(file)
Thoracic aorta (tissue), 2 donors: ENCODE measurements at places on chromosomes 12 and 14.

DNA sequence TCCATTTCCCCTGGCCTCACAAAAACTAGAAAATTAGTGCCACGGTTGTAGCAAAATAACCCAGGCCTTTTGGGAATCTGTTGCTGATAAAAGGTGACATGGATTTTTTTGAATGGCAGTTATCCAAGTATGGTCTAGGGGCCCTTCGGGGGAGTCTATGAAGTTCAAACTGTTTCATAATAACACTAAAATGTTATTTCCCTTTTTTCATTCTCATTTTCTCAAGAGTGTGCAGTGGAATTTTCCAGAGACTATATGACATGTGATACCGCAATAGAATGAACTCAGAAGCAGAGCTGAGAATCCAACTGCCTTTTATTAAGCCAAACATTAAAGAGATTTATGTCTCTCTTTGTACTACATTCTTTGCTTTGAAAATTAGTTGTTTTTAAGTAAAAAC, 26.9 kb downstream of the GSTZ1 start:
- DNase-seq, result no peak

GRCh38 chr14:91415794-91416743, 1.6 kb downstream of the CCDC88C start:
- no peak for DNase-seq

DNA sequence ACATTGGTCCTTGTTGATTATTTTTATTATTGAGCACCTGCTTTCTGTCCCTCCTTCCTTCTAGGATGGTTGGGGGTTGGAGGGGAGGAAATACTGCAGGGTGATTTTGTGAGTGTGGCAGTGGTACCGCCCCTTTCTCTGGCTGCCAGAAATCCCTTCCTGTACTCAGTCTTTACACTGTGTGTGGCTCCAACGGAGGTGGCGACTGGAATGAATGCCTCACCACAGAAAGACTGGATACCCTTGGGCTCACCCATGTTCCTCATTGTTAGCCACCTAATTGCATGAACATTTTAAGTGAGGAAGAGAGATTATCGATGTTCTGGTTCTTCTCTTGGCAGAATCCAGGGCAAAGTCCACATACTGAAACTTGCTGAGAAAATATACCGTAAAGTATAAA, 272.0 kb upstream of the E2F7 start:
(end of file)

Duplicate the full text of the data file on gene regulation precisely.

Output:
Thoracic aorta (tissue), 2 donors: ENCODE measurements at places on chromosomes 12 and 14.

DNA sequence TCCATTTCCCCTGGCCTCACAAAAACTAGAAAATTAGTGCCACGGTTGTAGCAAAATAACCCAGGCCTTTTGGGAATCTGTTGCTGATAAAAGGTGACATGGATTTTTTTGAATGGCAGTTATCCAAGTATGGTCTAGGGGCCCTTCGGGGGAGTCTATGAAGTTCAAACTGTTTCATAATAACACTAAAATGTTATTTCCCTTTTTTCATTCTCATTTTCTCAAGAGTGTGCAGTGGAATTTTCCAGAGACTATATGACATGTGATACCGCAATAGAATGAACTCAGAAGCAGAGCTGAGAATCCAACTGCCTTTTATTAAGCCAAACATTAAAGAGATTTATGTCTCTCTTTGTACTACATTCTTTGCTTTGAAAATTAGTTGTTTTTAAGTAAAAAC, 26.9 kb downstream of the GSTZ1 start:
- DNase-seq, result no peak

GRCh38 chr14:91415794-91416743, 1.6 kb downstream of the CCDC88C start:
- no peak for DNase-seq

DNA sequence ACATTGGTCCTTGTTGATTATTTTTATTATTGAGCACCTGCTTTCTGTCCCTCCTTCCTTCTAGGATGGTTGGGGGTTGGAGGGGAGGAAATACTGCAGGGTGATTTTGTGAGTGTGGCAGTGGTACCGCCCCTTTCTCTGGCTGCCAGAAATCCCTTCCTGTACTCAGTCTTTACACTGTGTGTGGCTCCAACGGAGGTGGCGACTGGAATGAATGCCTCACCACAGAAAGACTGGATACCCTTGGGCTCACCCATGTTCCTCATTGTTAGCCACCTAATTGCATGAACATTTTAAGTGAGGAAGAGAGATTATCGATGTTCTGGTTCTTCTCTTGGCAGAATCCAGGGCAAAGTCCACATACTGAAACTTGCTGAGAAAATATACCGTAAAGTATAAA, 272.0 kb upstream of the E2F7 start: